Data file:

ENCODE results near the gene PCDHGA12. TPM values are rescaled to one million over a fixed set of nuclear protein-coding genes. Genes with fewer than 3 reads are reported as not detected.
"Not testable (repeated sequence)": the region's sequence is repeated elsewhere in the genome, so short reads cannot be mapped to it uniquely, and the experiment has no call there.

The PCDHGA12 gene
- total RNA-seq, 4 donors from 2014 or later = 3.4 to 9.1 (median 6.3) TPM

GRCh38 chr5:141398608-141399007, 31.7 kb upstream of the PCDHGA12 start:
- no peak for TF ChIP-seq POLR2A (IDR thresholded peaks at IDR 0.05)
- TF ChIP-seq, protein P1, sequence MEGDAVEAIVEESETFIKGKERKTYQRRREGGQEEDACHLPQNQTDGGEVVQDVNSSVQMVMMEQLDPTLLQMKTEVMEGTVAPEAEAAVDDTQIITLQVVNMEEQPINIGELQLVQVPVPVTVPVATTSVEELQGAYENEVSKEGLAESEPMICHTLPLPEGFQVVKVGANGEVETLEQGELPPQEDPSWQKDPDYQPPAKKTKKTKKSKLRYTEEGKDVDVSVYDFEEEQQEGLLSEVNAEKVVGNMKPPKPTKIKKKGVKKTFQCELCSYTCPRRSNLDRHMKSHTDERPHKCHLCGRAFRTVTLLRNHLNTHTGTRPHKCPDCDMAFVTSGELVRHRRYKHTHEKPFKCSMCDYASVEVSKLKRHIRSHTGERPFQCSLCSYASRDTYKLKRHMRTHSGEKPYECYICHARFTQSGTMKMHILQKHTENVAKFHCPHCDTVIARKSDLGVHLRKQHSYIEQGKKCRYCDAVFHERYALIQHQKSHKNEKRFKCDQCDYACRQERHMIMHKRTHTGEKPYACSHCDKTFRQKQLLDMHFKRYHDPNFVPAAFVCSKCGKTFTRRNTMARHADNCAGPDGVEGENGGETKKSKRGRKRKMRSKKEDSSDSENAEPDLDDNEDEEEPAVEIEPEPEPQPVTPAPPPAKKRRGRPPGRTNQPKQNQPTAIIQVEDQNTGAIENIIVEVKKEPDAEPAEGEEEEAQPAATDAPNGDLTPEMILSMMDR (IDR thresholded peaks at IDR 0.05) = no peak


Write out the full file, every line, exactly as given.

ENCODE results near the gene PCDHGA12. TPM values are rescaled to one million over a fixed set of nuclear protein-coding genes. Genes with fewer than 3 reads are reported as not detected.
"Not testable (repeated sequence)": the region's sequence is repeated elsewhere in the genome, so short reads cannot be mapped to it uniquely, and the experiment has no call there.

The PCDHGA12 gene
- total RNA-seq, 4 donors from 2014 or later = 3.4 to 9.1 (median 6.3) TPM

GRCh38 chr5:141398608-141399007, 31.7 kb upstream of the PCDHGA12 start:
- no peak for TF ChIP-seq POLR2A (IDR thresholded peaks at IDR 0.05)
- TF ChIP-seq, protein P1, sequence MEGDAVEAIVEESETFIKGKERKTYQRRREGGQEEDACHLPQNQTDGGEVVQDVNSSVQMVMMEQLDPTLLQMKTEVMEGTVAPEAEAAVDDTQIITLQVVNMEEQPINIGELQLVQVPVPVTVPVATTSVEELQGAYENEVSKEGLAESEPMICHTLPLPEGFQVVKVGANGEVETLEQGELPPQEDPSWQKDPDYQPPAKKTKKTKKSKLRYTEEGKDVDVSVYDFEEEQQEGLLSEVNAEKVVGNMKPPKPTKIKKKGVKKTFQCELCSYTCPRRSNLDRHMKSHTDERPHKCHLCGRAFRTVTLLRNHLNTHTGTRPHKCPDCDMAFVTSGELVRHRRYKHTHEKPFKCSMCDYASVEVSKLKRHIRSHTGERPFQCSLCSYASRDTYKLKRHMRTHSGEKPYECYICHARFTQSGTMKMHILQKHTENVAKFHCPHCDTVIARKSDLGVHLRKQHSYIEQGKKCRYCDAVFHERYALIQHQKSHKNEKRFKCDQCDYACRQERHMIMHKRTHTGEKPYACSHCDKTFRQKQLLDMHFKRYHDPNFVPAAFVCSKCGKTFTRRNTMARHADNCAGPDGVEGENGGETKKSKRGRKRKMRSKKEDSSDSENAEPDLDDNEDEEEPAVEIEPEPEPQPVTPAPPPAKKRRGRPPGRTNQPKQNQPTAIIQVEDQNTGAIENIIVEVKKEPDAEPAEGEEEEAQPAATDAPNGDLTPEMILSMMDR (IDR thresholded peaks at IDR 0.05) = no peak